Talking Screens, A Week In Chicago Film, September 9-15, 2022
Top of the charts: Janus Films presents a 4K digital restoration of Krzysztof Kieslowski’s 1990s summa, the “Three Colors” trilogy at the Music Box. Jean Luc Herbulot’s “Saloum” also plays the Music Box, a vital supernatural thriller-cum-spaghetti Western. Opens Friday, September 9 at the Music Box.
“Barbarian” is a claustrophobic horror with dirty doings at a double-booked rental home. Kevin Smith’s mocku-autobiography “Clerks III” opens in theaters Tuesday, September 13 and runs through Sunday, September 18. (Our weary review is here.) The virtuosic actor Mathieu Amalric, also an accomplished filmmaker, directs “Hold Me Tight,” with another vital performance by Vicky Krieps (“Phantom Thread,” “Bergman Island”), this time playing a woman whose reasons for being on the run from her family mystify and beguile. Opens Friday, September 9 at Siskel. Mark Cousins, of the fifteen-hour-and-fifteen-minute “The Story Of Film: An Odyssey,” (2011), takes a 160-minute look-see at the past decade of international moviemaking with “The Story Of Film: A New Generation,” from Music Box at the Music Box.
Revivals include Powell-Pressburger’s swoonworthy Hebrides romance, “I Know Where I’m Going” (1945); Tsai Ming-liang’s melancholic farewell to damp fleapits, “Goodbye, Dragon Inn“; Dziga Vertov’s monument of montage, “Man With A Movie Camera” (1929) at the Music Box on Monday, September 12; Claire Denis’ wounding “Both Sides Of the Blade” at Facets, September 10-11; and “No Country For Old Men” on Monday, September 12 as this week’s “50/50” feature at Siskel.
Robert Zemeckis has moved from being the reigning king of motion-capture to being the king of direct-to-streaming, with “Pinocchio” his most recent attraction to forgo a theatrical showing, after “The Witches” (2020). Disney Plus debuts his latest on September 8, a combination of live-action and CGI, with Tom Hanks as Geppetto, Benjamin Evan Ainsworth as Pinocchio and Joseph Gordon-Levitt as Jiminy Cricket. The faces and voices include Cynthia Erivo as the Blue Fairy; Keegan-Michael Key as “Honest” John, Lorraine Bracco as Sofia the Seagull and Luke Evans as “The Coachman.”
Chicago filmmaker and professor Danielle Beverly is elected to the board of the University Film and Video Association. From the September issue fall preview, a consideration of Sight & Sound’s every-ten-years best-films-EVAR list. Plus, The New York Times’ Brooks Barnes’ take on the poor health of movie exhibition after summer’s highly visible handful of hits and this week’s Chapter 11 filing by the parent company of Regal Cinemas. And Michael Schultz, the oldest African American film director, remembers his early days making “Cooley High” (1975) in Chicago.
The greatest love I hold for the work of Krzysztof Kieslowski lies within “Three Colors: Red.” (1994). “Red” opens at a tear, camera rushing from the telephone of a beautiful, somber woman along lines from the middle of Switzerland, across Europe, into the ocean, through fiber optics to another phone in England, only to encounter a busy signal—shown as a flashing red light in the phone exchange. Irène Jacob hangs up the phone and sulks. It’s a fleet, jokey moment: an opening that hurtles toward making elemental connections, only to be rebuffed by the machinery of communication. Kieslowski made two epic projects in the same decade—the ten-film “Decalogue” and the “Three Colors” trilogy—that, at a glance, could suggest hubris and European art-film overkill. “The Decalogue,” set amongst the tenants of a gloomy Polish housing estate, is derived, however obliquely, from the Ten Commandments, and “Blue,” “White” and “Red” match the French tricolor flag, and the virtues ascribed to each: Liberty, Equality, and Fraternity. Kieslowski slyly uses his overweening “themes” as a way to minimize the suffocating structure of traditional plots and to instead dive into things that actually delight him: patterns of chance, the paths of our lives, enigmatic expressions on fascinating faces, the way contemporary life is transacted in modern cities, all observed with a mildly sarcastic shrug. The result is hypnotic and sensual, a fragrant montage of mood and image unlike that of any other filmmaker working in the 1990s.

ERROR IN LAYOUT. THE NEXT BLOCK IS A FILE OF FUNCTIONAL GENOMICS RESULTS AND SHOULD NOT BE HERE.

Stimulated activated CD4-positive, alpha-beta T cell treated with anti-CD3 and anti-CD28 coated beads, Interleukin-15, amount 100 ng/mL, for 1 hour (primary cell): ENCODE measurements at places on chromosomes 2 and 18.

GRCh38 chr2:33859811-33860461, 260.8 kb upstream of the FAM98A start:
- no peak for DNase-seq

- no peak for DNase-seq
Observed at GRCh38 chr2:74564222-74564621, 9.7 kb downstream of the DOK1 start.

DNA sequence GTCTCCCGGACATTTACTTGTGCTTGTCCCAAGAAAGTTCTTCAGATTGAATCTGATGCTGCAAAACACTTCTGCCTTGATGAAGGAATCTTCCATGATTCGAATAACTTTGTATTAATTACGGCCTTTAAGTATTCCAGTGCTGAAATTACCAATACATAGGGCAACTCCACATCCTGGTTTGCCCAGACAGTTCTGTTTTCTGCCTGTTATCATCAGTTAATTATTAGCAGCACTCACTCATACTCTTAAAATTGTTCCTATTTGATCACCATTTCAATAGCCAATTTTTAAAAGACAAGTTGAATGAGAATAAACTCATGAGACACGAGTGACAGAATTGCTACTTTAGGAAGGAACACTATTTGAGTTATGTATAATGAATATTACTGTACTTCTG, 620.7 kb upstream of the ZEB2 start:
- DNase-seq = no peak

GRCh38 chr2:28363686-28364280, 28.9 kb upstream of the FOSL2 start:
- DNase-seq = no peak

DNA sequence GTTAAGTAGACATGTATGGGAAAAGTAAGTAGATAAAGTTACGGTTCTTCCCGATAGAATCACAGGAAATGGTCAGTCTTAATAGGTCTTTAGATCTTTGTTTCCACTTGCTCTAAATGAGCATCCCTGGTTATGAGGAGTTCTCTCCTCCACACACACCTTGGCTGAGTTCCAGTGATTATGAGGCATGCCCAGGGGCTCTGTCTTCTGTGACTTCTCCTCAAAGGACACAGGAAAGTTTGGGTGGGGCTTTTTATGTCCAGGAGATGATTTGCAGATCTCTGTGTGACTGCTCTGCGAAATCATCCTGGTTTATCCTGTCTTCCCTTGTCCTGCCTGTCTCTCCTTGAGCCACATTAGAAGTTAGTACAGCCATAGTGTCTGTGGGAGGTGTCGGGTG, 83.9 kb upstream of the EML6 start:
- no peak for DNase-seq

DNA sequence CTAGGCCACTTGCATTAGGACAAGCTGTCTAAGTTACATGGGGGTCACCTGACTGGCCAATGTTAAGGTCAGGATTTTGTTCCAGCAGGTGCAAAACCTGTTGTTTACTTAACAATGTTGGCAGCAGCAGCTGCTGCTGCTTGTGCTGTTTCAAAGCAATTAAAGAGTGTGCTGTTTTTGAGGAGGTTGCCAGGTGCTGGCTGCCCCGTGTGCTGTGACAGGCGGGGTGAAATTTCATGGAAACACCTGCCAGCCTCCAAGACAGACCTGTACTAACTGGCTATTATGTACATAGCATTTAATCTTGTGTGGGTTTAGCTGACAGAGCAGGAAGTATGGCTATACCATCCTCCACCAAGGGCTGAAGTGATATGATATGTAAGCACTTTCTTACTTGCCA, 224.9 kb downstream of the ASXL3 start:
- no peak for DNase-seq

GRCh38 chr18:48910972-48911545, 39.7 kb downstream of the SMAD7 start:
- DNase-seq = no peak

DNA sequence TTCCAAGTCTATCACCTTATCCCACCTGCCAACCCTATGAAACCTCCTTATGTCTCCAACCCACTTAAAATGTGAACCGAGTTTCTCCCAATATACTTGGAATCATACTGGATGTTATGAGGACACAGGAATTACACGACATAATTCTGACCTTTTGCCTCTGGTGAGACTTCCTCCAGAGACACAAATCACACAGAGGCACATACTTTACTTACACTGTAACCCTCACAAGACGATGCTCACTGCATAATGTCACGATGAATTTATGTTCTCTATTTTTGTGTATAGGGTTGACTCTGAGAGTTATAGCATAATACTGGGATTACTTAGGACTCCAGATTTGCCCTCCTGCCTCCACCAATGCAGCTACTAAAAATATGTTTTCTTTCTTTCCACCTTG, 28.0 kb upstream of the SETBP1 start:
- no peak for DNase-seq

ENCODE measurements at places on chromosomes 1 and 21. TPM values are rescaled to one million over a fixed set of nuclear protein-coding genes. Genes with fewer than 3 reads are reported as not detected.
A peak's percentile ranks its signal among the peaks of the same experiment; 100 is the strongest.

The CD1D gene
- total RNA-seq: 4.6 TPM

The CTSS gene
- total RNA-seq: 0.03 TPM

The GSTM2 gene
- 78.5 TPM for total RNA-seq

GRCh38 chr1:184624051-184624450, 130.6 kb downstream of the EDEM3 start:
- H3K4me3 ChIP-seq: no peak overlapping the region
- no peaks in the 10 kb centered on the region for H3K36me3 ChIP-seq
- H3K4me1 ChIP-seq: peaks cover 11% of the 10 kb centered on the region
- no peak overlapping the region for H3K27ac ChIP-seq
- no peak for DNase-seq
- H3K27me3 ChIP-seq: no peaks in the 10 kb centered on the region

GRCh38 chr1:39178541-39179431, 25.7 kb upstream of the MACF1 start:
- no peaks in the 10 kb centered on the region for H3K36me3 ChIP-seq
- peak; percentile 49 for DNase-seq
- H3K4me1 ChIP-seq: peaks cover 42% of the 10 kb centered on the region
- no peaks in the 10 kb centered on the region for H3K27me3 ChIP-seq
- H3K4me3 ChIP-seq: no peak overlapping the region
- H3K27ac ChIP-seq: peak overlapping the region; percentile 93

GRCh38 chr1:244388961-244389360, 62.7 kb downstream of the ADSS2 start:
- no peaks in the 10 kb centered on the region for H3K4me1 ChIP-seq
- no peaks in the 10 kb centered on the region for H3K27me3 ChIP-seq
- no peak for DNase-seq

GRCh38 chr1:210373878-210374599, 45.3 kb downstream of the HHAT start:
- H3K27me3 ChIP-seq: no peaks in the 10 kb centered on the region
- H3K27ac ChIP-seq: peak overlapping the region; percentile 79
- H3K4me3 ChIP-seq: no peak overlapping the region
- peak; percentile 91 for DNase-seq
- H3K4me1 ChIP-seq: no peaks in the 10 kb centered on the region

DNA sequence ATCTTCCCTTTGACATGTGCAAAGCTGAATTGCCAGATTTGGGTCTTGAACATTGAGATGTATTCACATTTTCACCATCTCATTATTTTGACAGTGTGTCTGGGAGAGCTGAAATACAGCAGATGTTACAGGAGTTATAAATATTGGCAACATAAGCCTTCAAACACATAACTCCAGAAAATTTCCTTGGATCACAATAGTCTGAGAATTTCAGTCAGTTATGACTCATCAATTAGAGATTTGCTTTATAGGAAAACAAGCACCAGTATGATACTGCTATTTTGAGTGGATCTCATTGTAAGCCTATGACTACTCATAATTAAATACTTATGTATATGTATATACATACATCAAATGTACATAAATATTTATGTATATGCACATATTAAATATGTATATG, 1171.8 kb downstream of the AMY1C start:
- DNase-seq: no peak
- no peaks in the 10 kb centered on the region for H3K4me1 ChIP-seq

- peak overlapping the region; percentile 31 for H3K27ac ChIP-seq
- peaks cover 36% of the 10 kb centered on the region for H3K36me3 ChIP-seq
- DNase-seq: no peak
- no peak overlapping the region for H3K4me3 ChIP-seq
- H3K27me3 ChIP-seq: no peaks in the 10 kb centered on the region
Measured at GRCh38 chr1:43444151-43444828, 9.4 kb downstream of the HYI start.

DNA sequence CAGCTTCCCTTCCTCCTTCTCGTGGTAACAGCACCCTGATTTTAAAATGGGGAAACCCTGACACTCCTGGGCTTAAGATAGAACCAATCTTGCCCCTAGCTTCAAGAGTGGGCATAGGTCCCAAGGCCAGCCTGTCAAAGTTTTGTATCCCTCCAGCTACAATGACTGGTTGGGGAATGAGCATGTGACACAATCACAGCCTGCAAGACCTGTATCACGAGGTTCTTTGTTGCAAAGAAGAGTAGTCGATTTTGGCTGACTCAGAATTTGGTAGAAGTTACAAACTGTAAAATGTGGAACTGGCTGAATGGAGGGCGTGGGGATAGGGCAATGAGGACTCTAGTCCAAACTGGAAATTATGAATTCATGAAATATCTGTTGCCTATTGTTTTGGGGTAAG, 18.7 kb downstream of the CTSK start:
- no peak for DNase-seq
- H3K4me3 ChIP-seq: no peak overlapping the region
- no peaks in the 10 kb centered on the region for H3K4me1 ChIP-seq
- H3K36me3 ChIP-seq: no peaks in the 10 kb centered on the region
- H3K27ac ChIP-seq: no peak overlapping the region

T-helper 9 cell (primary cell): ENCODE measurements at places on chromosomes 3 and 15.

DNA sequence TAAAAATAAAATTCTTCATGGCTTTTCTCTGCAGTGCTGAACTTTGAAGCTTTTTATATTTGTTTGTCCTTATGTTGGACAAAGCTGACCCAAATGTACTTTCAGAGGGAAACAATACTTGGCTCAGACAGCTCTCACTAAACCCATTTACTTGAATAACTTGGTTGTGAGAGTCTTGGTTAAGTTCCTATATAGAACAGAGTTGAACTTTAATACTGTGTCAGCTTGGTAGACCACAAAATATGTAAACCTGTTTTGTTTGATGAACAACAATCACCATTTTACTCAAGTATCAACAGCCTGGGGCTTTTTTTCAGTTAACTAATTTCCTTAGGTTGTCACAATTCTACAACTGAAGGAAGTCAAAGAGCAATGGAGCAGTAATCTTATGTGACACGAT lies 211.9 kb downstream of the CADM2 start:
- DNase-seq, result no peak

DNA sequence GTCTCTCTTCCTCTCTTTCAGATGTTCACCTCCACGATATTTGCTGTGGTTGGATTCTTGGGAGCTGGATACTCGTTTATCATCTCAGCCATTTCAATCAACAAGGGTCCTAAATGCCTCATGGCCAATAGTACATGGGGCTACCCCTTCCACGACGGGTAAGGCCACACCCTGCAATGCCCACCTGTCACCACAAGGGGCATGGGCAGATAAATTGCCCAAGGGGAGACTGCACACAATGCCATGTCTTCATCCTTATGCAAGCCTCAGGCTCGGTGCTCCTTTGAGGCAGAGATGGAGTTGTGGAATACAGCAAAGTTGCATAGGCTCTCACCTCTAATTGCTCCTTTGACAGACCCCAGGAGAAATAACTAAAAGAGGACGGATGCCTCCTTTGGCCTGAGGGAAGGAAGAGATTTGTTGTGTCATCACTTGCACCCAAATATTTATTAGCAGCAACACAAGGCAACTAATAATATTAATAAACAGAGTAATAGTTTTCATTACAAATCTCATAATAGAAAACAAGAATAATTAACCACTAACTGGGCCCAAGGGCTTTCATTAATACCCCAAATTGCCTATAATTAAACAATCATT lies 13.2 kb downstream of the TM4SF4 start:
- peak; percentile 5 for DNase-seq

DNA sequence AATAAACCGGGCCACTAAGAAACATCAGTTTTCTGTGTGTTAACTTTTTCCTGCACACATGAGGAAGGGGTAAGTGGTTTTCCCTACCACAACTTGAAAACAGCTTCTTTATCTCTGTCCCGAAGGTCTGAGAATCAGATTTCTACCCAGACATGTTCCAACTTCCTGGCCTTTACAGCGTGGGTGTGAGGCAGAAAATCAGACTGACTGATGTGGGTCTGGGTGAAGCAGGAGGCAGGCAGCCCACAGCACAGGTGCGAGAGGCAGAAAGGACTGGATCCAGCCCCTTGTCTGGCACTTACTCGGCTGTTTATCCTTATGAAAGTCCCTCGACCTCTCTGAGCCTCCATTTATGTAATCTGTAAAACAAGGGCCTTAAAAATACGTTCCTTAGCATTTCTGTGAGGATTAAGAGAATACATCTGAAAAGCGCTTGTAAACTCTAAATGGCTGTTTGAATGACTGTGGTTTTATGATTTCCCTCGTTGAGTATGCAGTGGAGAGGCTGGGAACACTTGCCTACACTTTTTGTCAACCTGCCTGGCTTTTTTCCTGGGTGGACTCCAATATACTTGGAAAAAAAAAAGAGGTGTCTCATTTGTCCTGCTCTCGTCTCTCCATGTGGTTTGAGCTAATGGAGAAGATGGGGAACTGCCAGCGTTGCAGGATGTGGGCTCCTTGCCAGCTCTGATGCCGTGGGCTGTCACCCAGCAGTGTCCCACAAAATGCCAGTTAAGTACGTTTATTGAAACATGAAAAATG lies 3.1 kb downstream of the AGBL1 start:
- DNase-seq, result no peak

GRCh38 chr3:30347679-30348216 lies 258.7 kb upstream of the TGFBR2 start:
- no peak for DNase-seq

Kieslowski’s interpretation of Fraternity propels Valentine, a young model (Jacob, from Kieslowski’s “Double Life of Veronique”), Auguste, taking his last exams to become a lawyer (Jean-Pierre Lorit), and Kern, a retired judge (Jean-Louis Trintignant) into the deceptive calm of a quiet suburb of Geneva. Auguste lives near Valentine, but does not meet her. Still, he smiles at her car alarm, catches a flash of her assured gait and sturdy calf as she ducks into a nearby cafe. (We watch them not catching sight of each other on several occasions.) One rainy night, after a cold phone call from her unseen, long-distance boyfriend in London, Valentine’s red car hits a dog belonging to Kern, and finding his address on the dog’s collar, returns it to him. But he’s lost interest in the outside world, except in the telephone calls of his neighbors, neighbors whose histories, whose infidelities and secrets he eavesdrops upon with a clinical disinterest. (Kieslowski shows everyday life as the ultimate tragedy, reduced to the cruel artlessness of overheard conversation.) It’s the same tack Kieslowski takes in teasing out the meaning of his collection of red objects, of missed meanings, of eccentric repetitions. Simultaneity takes the place of routine plot developments. “Red” feels like, well, life: Is the modern age Dickensian or Barthesian? Composed of strands of plot or shards of semiotics? Kieslowski’s virtuosity lies in his ability to bury these notions in the flow of faces, motions, gestures, mysterious acts. It’s a smart film, a worthy descendant of the intellectual cinema of filmmakers like Bresson and Antonioni, rigorous, cool, yet highly erotic in the contemplation of surfaces that must somehow reveal inner lives, innermost thoughts. The restored “Three Colors” trilogy opens Friday, September 9 at the Music Box with series passes available.